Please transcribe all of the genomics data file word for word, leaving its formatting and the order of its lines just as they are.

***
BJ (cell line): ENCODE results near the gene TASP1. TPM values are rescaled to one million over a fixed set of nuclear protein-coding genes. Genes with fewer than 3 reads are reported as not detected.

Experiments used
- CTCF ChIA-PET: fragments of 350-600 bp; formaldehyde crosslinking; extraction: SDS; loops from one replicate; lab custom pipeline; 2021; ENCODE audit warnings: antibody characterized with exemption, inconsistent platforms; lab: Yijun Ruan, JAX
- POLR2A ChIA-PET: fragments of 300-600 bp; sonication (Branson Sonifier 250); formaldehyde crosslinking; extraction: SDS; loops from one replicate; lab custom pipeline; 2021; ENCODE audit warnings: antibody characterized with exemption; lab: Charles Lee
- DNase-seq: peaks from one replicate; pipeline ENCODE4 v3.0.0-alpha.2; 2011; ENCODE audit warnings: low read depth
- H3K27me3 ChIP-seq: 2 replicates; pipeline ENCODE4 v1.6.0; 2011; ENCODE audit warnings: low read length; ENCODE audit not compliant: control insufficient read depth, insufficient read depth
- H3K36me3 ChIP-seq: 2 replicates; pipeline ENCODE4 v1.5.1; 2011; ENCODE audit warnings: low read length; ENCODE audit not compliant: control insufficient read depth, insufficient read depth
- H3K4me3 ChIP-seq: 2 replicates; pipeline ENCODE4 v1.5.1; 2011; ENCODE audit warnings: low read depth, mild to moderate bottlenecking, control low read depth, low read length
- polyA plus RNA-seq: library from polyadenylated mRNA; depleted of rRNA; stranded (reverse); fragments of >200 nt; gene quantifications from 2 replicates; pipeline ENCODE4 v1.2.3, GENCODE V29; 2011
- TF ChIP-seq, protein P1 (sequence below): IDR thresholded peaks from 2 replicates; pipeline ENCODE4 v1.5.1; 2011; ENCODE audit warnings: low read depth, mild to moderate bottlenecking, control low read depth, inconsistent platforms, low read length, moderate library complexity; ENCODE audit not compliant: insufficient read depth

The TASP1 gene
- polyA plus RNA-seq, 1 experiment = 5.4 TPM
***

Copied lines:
BJ (cell line): ENCODE results near the gene TASP1. TPM values are rescaled to one million over a fixed set of nuclear protein-coding genes. Genes with fewer than 3 reads are reported as not detected.

Experiments used
- CTCF ChIA-PET: fragments of 350-600 bp; formaldehyde crosslinking; extraction: SDS; loops from one replicate; lab custom pipeline; 2021; ENCODE audit warnings: antibody characterized with exemption, inconsistent platforms; lab: Yijun Ruan, JAX
- POLR2A ChIA-PET: fragments of 300-600 bp; sonication (Branson Sonifier 250); formaldehyde crosslinking; extraction: SDS; loops from one replicate; lab custom pipeline; 2021; ENCODE audit warnings: antibody characterized with exemption; lab: Charles Lee
- DNase-seq: peaks from one replicate; pipeline ENCODE4 v3.0.0-alpha.2; 2011; ENCODE audit warnings: low read depth
- H3K27me3 ChIP-seq: 2 replicates; pipeline ENCODE4 v1.6.0; 2011; ENCODE audit warnings: low read length; ENCODE audit not compliant: control insufficient read depth, insufficient read depth
- H3K36me3 ChIP-seq: 2 replicates; pipeline ENCODE4 v1.5.1; 2011; ENCODE audit warnings: low read length; ENCODE audit not compliant: control insufficient read depth, insufficient read depth
- H3K4me3 ChIP-seq: 2 replicates; pipeline ENCODE4 v1.5.1; 2011; ENCODE audit warnings: low read depth, mild to moderate bottlenecking, control low read depth, low read length
- polyA plus RNA-seq: library from polyadenylated mRNA; depleted of rRNA; stranded (reverse); fragments of >200 nt; gene quantifications from 2 replicates; pipeline ENCODE4 v1.2.3, GENCODE V29; 2011
- TF ChIP-seq, protein P1 (sequence below): IDR thresholded peaks from 2 replicates; pipeline ENCODE4 v1.5.1; 2011; ENCODE audit warnings: low read depth, mild to moderate bottlenecking, control low read depth, inconsistent platforms, low read length, moderate library complexity; ENCODE audit not compliant: insufficient read depth

The TASP1 gene
- polyA plus RNA-seq, 1 experiment = 5.4 TPM